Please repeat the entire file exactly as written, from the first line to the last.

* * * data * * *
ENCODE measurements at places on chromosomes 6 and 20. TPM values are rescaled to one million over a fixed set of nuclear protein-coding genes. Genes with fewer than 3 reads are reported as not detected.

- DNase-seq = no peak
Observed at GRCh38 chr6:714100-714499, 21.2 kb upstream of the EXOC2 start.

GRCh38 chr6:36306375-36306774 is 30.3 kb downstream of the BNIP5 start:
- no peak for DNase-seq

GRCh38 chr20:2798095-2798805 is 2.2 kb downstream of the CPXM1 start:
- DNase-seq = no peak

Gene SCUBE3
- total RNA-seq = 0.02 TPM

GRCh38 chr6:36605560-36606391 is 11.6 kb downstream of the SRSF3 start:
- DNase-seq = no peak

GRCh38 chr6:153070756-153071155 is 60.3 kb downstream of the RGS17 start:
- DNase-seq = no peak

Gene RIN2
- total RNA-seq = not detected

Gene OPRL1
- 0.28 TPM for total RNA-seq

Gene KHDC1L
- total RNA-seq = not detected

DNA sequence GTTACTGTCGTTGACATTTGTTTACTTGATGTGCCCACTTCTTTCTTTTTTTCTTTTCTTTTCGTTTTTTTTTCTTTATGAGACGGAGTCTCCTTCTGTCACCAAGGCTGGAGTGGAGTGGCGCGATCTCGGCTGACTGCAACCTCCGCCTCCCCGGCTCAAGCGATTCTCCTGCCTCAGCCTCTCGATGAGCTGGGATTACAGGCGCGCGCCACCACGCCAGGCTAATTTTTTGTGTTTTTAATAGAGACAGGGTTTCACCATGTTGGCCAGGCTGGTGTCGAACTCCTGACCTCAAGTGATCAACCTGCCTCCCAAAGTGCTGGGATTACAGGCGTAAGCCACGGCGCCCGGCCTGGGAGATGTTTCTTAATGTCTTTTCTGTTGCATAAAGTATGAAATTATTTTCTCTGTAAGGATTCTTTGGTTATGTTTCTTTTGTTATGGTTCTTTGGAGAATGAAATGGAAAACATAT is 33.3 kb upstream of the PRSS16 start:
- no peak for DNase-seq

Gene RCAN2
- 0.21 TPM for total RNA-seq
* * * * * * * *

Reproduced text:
ENCODE measurements at places on chromosomes 6 and 20. TPM values are rescaled to one million over a fixed set of nuclear protein-coding genes. Genes with fewer than 3 reads are reported as not detected.

- DNase-seq = no peak
Observed at GRCh38 chr6:714100-714499, 21.2 kb upstream of the EXOC2 start.

GRCh38 chr6:36306375-36306774 is 30.3 kb downstream of the BNIP5 start:
- no peak for DNase-seq

GRCh38 chr20:2798095-2798805 is 2.2 kb downstream of the CPXM1 start:
- DNase-seq = no peak

Gene SCUBE3
- total RNA-seq = 0.02 TPM

GRCh38 chr6:36605560-36606391 is 11.6 kb downstream of the SRSF3 start:
- DNase-seq = no peak

GRCh38 chr6:153070756-153071155 is 60.3 kb downstream of the RGS17 start:
- DNase-seq = no peak

Gene RIN2
- total RNA-seq = not detected

Gene OPRL1
- 0.28 TPM for total RNA-seq

Gene KHDC1L
- total RNA-seq = not detected

DNA sequence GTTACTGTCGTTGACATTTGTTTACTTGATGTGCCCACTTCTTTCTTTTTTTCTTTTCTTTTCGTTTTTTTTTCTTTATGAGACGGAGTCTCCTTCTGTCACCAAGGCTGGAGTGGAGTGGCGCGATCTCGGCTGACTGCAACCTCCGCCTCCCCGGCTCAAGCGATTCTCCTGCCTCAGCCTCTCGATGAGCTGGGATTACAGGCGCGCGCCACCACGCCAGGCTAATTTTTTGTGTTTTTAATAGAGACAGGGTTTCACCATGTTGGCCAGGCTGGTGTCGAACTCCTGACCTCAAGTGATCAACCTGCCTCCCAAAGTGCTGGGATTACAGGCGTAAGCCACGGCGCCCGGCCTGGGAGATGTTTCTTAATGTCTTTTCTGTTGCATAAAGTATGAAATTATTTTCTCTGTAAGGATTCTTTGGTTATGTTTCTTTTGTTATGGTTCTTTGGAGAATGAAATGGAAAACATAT is 33.3 kb upstream of the PRSS16 start:
- no peak for DNase-seq

Gene RCAN2
- 0.21 TPM for total RNA-seq